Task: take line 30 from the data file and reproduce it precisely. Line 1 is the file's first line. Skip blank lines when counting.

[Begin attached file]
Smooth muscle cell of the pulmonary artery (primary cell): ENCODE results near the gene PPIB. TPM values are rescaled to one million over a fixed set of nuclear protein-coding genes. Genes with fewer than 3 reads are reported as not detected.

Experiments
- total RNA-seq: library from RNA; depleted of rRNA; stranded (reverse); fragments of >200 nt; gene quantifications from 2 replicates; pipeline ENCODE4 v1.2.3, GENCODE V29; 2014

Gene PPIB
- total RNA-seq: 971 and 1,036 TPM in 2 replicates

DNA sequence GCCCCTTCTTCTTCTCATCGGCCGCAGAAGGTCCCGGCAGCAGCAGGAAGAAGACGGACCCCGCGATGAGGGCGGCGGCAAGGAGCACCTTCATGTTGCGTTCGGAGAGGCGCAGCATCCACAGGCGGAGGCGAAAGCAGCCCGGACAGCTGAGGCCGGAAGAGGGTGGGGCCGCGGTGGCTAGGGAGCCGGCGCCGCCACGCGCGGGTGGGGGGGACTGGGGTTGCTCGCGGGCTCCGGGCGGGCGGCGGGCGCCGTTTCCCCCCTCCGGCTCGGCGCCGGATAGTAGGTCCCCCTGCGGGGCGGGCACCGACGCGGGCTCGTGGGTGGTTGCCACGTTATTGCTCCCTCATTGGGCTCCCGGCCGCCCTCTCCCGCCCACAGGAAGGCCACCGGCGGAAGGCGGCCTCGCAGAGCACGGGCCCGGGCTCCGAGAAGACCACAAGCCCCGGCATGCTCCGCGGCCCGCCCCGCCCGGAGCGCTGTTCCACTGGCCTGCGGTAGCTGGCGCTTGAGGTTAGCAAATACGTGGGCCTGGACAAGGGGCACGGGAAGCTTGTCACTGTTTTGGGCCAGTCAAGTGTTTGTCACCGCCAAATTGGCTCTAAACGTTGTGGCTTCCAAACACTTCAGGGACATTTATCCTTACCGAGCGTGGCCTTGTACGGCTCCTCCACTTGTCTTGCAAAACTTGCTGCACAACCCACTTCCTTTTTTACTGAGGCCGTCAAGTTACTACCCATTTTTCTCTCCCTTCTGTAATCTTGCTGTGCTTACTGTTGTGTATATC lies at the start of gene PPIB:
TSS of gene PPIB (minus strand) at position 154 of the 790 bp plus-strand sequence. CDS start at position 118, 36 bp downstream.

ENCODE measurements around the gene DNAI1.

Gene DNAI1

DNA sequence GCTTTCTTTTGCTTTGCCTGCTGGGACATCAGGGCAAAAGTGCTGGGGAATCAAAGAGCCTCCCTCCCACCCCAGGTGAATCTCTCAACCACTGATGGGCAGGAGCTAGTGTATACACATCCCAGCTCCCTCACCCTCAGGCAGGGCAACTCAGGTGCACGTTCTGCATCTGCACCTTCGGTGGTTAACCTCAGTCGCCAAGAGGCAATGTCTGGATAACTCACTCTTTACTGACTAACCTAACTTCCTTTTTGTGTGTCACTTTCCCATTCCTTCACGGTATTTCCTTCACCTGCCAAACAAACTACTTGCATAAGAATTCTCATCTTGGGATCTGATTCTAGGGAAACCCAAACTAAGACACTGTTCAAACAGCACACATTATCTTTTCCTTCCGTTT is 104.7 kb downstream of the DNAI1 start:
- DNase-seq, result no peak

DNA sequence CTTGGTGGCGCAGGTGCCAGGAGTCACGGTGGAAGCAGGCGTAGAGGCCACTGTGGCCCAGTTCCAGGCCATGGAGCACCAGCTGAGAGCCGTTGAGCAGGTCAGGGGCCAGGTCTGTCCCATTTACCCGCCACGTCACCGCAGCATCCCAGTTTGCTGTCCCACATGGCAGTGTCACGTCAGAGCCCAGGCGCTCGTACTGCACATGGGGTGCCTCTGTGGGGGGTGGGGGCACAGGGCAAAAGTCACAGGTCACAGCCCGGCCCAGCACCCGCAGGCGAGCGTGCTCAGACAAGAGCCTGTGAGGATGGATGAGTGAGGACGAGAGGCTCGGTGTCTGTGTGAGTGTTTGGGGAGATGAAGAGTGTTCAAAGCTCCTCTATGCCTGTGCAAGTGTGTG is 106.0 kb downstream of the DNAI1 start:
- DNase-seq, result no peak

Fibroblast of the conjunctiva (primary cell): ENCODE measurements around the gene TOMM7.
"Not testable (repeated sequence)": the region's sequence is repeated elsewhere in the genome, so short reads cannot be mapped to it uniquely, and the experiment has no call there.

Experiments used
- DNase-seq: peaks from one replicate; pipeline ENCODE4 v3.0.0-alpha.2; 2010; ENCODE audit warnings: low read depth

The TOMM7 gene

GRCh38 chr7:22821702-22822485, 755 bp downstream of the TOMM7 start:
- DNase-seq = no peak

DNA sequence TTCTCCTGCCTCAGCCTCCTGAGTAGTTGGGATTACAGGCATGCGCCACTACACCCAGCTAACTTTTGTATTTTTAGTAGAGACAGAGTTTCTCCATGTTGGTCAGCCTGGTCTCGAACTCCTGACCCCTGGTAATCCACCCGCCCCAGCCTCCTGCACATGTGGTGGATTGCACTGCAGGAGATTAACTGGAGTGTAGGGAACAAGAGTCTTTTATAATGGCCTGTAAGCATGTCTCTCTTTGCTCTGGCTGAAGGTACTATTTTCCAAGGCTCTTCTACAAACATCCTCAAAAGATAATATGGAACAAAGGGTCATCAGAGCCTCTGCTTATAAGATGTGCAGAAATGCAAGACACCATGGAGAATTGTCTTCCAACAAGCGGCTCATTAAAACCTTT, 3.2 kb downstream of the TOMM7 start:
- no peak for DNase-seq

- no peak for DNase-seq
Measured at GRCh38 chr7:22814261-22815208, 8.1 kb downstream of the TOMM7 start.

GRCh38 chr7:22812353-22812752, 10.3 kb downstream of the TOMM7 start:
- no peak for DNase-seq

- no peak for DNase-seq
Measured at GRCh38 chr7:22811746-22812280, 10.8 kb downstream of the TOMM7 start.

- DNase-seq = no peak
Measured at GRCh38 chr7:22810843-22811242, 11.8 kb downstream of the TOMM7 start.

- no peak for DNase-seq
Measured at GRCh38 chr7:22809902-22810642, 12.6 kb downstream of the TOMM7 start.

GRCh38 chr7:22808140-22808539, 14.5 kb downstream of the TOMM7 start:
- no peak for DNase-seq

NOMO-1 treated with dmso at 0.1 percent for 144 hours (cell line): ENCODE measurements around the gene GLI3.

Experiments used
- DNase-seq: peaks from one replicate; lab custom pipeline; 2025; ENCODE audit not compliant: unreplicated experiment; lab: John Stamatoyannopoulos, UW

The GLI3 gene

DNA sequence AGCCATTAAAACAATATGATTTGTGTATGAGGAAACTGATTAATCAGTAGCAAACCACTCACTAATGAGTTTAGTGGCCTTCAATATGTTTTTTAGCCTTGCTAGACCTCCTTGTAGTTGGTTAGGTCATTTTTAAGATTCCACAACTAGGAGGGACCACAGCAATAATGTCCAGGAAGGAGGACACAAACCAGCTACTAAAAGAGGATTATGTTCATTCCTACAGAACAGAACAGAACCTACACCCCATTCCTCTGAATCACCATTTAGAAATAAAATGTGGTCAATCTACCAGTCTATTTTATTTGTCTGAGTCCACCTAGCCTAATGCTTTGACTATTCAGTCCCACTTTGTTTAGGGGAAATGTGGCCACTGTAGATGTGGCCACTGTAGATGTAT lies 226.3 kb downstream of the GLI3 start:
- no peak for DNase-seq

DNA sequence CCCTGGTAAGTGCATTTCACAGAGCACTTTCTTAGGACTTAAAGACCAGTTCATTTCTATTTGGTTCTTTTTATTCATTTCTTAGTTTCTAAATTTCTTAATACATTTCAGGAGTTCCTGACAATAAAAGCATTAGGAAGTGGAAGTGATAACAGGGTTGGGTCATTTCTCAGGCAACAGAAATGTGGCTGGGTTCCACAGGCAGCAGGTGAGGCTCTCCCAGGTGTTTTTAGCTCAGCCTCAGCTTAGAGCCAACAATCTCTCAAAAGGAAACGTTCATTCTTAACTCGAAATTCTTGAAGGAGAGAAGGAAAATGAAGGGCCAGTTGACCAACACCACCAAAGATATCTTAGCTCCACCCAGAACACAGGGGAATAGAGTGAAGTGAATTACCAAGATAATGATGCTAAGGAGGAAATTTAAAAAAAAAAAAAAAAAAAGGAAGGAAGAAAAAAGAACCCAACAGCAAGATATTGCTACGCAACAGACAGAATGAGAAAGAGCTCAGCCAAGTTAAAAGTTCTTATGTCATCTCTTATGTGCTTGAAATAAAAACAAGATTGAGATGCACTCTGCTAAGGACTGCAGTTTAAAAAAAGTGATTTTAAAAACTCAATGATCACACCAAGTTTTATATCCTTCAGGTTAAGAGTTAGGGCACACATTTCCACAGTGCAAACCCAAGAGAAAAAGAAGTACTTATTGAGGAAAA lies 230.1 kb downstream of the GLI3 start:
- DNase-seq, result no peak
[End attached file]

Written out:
Measured at GRCh38 chr7:22810843-22811242, 11.8 kb downstream of the TOMM7 start.